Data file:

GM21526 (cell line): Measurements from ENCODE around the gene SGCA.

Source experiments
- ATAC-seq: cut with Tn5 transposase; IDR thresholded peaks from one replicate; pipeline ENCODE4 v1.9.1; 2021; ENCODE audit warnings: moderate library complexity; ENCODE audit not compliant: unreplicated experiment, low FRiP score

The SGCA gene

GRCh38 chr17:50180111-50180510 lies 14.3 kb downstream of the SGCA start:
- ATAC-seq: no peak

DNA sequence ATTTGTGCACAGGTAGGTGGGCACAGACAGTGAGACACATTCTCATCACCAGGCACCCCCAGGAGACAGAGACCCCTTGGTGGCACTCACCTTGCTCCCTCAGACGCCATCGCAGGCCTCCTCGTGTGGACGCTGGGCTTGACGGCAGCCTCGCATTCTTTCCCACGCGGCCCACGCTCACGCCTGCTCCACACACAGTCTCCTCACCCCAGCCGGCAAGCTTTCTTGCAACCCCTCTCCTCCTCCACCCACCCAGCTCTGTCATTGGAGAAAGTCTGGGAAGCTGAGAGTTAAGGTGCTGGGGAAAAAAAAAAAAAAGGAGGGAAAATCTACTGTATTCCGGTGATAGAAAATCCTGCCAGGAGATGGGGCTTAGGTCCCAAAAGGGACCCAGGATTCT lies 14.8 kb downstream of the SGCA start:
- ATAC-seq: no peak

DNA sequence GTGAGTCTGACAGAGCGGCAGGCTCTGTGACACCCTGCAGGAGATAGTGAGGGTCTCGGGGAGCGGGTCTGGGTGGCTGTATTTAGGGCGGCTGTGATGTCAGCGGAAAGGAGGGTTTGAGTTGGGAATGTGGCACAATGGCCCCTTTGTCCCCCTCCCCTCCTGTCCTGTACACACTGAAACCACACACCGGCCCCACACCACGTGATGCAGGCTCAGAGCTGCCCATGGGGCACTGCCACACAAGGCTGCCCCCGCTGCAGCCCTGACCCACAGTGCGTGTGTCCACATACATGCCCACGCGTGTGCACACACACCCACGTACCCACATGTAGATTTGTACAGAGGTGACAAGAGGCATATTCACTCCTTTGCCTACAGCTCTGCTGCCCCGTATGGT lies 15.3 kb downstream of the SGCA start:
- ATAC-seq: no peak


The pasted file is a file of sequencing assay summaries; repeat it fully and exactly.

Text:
GM21526 (cell line): Measurements from ENCODE around the gene SGCA.

Source experiments
- ATAC-seq: cut with Tn5 transposase; IDR thresholded peaks from one replicate; pipeline ENCODE4 v1.9.1; 2021; ENCODE audit warnings: moderate library complexity; ENCODE audit not compliant: unreplicated experiment, low FRiP score

The SGCA gene

GRCh38 chr17:50180111-50180510 lies 14.3 kb downstream of the SGCA start:
- ATAC-seq: no peak

DNA sequence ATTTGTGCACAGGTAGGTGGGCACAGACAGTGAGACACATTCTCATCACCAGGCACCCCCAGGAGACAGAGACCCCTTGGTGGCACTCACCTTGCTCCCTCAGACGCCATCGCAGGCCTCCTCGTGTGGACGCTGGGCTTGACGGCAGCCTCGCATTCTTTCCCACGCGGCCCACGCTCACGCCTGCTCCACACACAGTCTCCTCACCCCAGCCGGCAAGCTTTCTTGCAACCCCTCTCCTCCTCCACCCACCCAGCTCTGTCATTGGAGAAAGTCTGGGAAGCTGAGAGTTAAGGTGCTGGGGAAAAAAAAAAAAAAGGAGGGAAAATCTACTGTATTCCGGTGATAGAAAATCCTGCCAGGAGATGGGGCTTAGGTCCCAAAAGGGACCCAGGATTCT lies 14.8 kb downstream of the SGCA start:
- ATAC-seq: no peak

DNA sequence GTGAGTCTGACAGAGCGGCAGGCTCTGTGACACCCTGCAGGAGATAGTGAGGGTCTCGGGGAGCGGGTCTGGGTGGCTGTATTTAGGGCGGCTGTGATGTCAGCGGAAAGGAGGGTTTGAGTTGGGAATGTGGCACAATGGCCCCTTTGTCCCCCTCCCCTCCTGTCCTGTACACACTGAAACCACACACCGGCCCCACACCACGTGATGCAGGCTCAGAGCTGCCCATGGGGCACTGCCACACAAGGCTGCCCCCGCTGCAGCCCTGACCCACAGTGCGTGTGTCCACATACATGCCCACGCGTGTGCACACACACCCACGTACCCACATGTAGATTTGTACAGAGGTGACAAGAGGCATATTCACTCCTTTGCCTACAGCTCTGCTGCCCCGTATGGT lies 15.3 kb downstream of the SGCA start:
- ATAC-seq: no peak